• Friday, October 20, 2017

US Navy Plans to Cut Cruisers by Half Amid Reports One Became Like a “Floating Prison”

Discussion in 'World Affairs' started by TaiShang, Oct 12, 2017.

  1. TaiShang

    TaiShang ELITE MEMBER

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    US Navy Plans to Cut Cruisers by Half Amid Reports One Became Like a “Floating Prison”

    Retiring the Ticonderogas could exacerbate the dangerously unhealthy stress on the service's other warships.

    BY JOSEPH TREVITHICK
    OCTOBER 11, 2017

    The U.S. Navy is reportedly planning to decommission half of its remaining Ticonderoga-class cruisers within a decade, just as reports have emerged that life aboard one of them, the USS Shiloh, had become like a "floating prison." The decision could only put additional strain on the service, which has already begun to suffer dangerously low readiness and morale, leading to a series of deadly accidents, in the face of high operational demands, difficulties in obtaining new ships, and crumbling shipyard infrastructure.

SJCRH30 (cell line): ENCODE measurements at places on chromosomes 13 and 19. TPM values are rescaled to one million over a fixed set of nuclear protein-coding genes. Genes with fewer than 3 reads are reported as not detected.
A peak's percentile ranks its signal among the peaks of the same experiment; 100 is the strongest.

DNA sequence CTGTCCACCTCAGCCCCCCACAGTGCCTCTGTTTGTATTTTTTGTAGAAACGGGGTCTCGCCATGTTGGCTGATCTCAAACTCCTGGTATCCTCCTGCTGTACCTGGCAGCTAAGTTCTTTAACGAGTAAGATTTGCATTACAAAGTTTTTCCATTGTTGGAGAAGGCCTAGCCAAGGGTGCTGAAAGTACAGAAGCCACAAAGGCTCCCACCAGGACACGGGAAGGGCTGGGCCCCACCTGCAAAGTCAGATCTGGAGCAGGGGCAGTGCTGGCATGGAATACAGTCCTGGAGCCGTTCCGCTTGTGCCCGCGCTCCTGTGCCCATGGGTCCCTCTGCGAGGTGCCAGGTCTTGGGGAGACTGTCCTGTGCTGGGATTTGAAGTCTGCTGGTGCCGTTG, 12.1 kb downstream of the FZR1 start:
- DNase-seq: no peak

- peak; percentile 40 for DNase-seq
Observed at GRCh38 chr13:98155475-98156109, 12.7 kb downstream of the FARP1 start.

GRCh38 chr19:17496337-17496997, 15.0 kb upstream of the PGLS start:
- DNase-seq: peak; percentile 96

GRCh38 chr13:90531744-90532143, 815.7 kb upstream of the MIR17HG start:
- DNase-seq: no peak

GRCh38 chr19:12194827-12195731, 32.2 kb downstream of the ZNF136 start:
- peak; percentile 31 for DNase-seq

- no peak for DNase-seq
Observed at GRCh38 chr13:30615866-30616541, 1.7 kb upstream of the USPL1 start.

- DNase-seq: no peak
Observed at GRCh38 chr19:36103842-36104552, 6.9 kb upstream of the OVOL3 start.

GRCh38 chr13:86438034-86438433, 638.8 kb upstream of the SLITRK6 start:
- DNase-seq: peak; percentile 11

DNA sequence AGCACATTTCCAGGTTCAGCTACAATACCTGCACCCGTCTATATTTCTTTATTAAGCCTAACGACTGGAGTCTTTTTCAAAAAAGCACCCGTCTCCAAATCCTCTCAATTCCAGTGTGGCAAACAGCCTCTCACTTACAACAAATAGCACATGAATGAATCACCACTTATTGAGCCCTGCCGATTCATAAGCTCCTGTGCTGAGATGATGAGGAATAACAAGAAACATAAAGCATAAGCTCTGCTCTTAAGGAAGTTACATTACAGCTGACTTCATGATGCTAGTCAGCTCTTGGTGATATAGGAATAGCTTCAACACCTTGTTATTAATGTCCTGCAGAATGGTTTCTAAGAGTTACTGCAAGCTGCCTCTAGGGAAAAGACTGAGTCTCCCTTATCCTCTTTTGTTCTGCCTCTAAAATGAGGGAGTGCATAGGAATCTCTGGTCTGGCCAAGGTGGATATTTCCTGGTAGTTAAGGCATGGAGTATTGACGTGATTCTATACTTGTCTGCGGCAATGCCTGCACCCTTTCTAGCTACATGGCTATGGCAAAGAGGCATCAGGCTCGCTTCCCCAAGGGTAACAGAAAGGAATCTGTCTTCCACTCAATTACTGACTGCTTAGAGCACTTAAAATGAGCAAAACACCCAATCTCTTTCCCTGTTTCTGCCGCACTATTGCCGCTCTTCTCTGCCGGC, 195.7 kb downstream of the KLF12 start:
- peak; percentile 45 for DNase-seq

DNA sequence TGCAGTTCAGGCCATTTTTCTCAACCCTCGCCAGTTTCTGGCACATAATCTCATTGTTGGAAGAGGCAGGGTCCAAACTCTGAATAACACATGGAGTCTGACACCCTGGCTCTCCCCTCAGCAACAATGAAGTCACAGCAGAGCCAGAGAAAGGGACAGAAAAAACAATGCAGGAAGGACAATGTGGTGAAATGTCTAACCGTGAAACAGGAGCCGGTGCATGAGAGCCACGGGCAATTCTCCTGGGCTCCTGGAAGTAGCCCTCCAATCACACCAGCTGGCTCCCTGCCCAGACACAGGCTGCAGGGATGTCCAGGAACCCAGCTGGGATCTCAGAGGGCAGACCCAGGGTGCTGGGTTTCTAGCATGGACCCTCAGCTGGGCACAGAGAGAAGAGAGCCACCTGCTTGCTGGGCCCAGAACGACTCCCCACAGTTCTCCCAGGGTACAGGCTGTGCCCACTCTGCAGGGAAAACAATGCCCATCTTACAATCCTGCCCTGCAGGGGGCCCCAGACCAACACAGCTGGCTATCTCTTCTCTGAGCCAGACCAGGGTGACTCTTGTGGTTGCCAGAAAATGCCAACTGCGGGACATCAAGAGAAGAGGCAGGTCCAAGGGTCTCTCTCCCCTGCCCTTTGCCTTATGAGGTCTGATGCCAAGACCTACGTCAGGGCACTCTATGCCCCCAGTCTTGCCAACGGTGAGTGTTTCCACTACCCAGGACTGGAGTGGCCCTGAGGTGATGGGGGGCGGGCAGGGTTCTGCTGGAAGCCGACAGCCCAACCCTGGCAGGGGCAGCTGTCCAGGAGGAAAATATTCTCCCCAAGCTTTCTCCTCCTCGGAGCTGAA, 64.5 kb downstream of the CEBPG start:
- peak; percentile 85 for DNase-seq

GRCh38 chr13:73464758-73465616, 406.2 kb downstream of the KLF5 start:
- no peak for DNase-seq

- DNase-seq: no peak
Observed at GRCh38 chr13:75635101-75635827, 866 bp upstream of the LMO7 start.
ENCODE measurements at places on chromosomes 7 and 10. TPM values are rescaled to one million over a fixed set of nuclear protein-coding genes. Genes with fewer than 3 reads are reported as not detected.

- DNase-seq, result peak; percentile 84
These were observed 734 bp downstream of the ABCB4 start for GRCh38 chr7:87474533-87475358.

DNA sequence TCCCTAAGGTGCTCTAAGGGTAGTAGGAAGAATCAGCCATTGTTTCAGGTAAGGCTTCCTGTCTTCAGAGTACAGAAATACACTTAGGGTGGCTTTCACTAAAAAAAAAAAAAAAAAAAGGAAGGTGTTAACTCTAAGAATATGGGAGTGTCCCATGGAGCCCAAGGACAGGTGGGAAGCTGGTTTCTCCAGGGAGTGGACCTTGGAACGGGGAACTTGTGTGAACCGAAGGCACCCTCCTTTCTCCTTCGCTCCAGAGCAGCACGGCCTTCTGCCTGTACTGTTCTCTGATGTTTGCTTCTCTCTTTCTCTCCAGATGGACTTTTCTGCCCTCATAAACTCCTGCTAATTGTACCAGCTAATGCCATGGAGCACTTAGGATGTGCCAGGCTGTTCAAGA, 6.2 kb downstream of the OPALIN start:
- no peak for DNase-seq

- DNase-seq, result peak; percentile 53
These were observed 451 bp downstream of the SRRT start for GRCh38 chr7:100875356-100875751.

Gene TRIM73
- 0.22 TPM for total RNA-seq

On Oct. 9, 2017, Navy Times reported that the Navy would retire two Ticonderoga’s each year starting in 2020, with a total of 11 out of service by 2026. At present, the service has a total of 22 of the cruisers, the oldest of which, the USS Bunker Hill, joined the fleet in 1985. On the same day, the news outlet began to disclose horrifying details about life aboard another ship in the class, the USS Shiloh, in a series of articles based on official, internal command climate surveys it had obtained via the Freedom of Information Act.